New Directions in the Humanities and Gerontology: Enhancing Capacity to Meet the Challenges of the “Longevity Revolution”
The role of the humanities in shedding light on human values, emotions and perceptions at all stages of the life span is not new. However, the global “longevity revolution” heightens the importance of asking “What is it to be old?” and “What is the meaning of old age?” The traditional disciplines of the humanities, such as arts and literature, enhance our understanding of the meaning of aging beyond the lens offered by science and medicine. Since the 1970s, the Gerontological Society of America (GSA) has identified humanistic inquiry as crucial to the advancement of gerontology as a scientific field of theory and practice. This paper traces the development of GSA’s programmatic and organizational structures with special emphasis on new opportunities to examine the ways in which the arts and humanities contribute to ways of knowing that address complex questions of meaning that may have no definitive answers. We highlight and analyze types of humanities and arts articles (e.g., impact of cultural programs on elders’ health and functioning, cinematic representations of old age, role of the aged as story-tellers across cultures, poetry written by famous and “ordinary” older adults) to demonstrate the breadth of current inquiry and practice, and recommend renewed and new strategies to strengthen the capacity and relevance of the humanities for understanding and enhancing the later years.
||Gerontology, Role of the Humanities, Organizational Integration Efforts
International Journal of the Humanities, Volume 8, Issue 12, pp.23-34.
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Associate Professor Emerita, Leonard Davis School of Gerontology, University of Southern California, Los Angeles, CA, USA
Phoebe Liebig, Ph.D. is an Associate Professor Emerita of Gerontology and Public Administration at USC. She has been in the field of aging for more than 25 years and is a Fellow of the Gerontological Society of America. She has written numerous book chapters and articles on housing and long-term care. Dr. Liebig has received several Fulbright Senior Scholar awards and conducted field research on old-age homes and services in India. In 2003 she received the Clark Tibbitts Award for Excellence in Gerontology from the Association for Gerontology in Higher Education. Dr. Liebig is a founding member and serves on the editorial board for the Journal of Aging, Humanities and the Arts, an affiliated journal of the Gerontological Society of America.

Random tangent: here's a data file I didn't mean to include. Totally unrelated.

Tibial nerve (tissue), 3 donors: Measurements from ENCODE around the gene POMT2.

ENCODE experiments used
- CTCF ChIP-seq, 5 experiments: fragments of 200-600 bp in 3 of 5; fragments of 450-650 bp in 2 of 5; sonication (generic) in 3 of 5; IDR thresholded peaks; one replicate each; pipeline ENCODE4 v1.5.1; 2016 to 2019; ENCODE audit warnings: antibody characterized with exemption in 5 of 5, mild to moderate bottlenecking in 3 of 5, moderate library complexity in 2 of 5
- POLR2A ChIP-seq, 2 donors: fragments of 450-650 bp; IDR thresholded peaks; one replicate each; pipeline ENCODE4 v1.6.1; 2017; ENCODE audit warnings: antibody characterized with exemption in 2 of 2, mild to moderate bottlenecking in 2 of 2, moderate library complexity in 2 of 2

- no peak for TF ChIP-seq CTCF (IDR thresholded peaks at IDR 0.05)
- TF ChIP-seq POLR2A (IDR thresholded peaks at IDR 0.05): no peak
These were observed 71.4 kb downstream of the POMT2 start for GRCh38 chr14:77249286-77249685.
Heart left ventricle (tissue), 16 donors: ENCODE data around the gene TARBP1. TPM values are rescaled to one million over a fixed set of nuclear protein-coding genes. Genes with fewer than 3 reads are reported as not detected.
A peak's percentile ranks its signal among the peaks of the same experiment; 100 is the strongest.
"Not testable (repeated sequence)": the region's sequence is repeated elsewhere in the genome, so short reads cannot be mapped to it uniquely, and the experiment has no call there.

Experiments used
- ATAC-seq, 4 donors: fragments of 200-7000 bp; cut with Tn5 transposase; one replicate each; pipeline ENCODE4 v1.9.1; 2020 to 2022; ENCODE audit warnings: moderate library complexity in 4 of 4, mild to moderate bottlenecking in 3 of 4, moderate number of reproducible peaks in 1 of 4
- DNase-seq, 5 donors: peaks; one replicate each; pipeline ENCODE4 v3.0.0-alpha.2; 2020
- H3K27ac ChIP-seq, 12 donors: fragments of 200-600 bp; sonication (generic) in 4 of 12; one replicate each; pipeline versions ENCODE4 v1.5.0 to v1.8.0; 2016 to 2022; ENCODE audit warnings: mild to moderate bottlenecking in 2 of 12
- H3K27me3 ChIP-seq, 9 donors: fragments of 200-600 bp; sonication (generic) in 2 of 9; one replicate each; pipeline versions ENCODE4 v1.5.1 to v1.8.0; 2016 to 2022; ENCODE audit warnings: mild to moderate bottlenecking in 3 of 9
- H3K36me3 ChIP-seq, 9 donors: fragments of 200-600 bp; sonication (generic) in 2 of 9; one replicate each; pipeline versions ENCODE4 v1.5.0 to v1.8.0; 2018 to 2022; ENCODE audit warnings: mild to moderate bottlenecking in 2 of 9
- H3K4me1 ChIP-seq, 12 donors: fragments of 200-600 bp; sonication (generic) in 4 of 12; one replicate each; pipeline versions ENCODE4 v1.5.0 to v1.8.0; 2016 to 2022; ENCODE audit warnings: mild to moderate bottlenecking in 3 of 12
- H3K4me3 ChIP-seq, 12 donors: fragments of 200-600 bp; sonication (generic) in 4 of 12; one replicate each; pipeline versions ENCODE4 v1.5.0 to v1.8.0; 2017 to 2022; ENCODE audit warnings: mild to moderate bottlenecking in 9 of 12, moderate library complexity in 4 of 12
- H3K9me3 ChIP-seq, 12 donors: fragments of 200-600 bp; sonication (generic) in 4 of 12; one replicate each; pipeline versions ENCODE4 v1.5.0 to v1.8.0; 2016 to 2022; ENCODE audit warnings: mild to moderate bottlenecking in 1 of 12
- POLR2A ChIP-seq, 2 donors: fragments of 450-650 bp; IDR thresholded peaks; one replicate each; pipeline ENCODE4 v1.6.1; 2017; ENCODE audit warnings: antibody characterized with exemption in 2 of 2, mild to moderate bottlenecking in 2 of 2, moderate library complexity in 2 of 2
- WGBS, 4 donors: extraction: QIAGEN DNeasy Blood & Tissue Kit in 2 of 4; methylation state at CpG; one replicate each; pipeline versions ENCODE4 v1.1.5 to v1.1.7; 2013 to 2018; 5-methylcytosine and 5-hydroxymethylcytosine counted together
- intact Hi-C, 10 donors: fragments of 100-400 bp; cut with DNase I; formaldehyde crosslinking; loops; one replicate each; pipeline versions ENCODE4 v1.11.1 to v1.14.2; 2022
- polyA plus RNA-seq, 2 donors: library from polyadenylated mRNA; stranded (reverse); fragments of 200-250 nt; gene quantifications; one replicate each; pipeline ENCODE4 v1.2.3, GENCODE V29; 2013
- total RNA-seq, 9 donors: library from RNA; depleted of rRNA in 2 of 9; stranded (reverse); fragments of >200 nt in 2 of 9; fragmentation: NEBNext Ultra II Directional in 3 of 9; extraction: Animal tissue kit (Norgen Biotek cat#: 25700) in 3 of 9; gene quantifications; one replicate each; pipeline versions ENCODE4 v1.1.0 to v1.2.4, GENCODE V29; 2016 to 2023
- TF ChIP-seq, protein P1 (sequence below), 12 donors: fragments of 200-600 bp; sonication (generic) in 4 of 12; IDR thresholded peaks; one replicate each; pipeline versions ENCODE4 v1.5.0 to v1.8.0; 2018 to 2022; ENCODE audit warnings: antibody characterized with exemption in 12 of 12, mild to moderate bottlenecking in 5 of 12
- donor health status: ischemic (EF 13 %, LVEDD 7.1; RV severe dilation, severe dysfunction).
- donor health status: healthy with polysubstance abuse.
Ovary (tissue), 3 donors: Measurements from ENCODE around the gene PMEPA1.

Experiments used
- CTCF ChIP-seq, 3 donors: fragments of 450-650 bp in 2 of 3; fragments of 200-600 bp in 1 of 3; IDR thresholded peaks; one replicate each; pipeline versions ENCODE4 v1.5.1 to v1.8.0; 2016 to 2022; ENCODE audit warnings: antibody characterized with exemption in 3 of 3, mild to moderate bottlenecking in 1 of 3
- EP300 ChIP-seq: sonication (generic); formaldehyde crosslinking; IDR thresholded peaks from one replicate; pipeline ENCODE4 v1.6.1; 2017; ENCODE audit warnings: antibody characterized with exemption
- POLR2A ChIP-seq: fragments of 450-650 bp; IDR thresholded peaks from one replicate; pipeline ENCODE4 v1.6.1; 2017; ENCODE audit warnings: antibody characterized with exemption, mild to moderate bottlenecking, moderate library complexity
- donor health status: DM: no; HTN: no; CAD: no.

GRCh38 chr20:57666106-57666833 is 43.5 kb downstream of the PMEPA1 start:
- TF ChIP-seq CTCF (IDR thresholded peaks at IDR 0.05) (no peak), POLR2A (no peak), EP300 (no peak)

Associate Professor, School of Nursing, University of Victoria, Victoria, BC, USA
Debra Sheets, Ph.D., MSN, RN-BC, CNE received her doctorate in Gerontology and Public Policy from the University of Southern California. Her undergraduate degree was in the Humanities. Dr. Sheets is a fellow of the Gerontological Society of America where she is a former chair of both the GSA Humanities and Arts Committee (2003). She is an elected fellow of the Association for Gerontology in Higher Education (AGHE). She is Past-President of Sigma Phi Omega (SPO), the national gerontological honor society. She is Director of the California State University (CSU) Online Gerontology Consortium involving CSU campuses across the state. Dr. Sheets’ research focuses on creativity, resilience and aging, gerontranscendence, elder abuse, and geriatric nursing education. She is co-editor of the book Enduring Questions in Gerontology (Springer, 2006) and her articles have appeared in the Journal of Disability Policy Studies, Generations, Southwest Journal of Aging, and Contemporary Gerontology.
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